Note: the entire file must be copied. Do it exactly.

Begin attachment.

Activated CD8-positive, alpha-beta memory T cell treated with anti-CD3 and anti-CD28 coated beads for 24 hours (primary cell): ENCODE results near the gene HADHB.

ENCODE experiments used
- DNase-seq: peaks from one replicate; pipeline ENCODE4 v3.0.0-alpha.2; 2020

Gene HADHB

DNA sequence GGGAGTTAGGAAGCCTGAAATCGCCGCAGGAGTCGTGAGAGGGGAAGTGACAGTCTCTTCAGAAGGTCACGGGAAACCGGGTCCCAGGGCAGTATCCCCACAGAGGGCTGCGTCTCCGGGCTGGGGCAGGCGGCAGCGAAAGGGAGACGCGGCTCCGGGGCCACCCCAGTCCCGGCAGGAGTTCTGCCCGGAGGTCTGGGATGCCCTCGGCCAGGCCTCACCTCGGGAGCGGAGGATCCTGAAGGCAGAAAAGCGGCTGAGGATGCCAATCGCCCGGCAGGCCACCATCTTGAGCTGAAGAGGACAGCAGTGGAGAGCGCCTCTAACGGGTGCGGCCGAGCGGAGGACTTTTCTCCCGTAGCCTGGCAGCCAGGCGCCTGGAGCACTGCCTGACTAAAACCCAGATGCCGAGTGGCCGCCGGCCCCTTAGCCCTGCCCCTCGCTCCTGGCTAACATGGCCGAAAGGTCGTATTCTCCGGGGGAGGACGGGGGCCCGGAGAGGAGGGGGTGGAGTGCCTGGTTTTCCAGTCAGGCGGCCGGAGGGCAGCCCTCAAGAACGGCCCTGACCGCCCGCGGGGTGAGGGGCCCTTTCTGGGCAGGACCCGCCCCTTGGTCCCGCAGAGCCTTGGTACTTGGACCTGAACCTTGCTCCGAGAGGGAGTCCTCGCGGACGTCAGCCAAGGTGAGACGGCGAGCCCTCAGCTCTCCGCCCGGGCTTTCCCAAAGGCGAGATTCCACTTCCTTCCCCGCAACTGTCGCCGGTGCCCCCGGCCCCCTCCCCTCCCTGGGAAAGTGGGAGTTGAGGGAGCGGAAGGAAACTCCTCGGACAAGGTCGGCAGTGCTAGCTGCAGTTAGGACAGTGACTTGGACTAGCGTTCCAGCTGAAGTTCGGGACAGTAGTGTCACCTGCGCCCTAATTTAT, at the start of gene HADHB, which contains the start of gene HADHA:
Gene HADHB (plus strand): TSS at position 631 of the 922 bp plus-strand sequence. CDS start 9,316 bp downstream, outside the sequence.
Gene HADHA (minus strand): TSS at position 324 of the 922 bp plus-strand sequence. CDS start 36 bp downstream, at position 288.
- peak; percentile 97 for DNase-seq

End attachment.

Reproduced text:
Activated CD8-positive, alpha-beta memory T cell treated with anti-CD3 and anti-CD28 coated beads for 24 hours (primary cell): ENCODE results near the gene HADHB.

ENCODE experiments used
- DNase-seq: peaks from one replicate; pipeline ENCODE4 v3.0.0-alpha.2; 2020

Gene HADHB

DNA sequence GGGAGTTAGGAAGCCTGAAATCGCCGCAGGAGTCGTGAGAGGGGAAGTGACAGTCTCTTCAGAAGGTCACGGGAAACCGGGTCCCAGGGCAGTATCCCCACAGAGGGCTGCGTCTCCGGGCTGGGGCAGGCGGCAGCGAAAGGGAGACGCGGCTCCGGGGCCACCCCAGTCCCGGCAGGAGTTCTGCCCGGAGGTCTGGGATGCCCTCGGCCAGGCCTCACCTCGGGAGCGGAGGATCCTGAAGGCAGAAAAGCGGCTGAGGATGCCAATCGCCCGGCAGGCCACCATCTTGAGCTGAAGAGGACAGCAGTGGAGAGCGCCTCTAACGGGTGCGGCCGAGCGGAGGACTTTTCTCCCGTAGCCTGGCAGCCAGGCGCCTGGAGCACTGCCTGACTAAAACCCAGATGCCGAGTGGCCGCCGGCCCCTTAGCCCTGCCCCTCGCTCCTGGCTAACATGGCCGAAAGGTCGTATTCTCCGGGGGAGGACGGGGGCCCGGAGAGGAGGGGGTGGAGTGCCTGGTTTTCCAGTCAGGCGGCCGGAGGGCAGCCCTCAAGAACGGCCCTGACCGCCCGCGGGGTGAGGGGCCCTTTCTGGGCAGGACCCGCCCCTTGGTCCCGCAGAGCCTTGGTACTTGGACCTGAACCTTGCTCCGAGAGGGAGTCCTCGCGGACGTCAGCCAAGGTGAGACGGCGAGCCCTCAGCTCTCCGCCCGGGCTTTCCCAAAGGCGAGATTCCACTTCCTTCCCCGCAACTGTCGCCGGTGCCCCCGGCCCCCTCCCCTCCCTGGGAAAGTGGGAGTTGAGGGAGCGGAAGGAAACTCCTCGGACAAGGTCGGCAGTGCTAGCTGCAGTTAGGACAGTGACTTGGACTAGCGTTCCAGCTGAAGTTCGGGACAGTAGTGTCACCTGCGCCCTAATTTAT, at the start of gene HADHB, which contains the start of gene HADHA:
Gene HADHB (plus strand): TSS at position 631 of the 922 bp plus-strand sequence. CDS start 9,316 bp downstream, outside the sequence.
Gene HADHA (minus strand): TSS at position 324 of the 922 bp plus-strand sequence. CDS start 36 bp downstream, at position 288.
- peak; percentile 97 for DNase-seq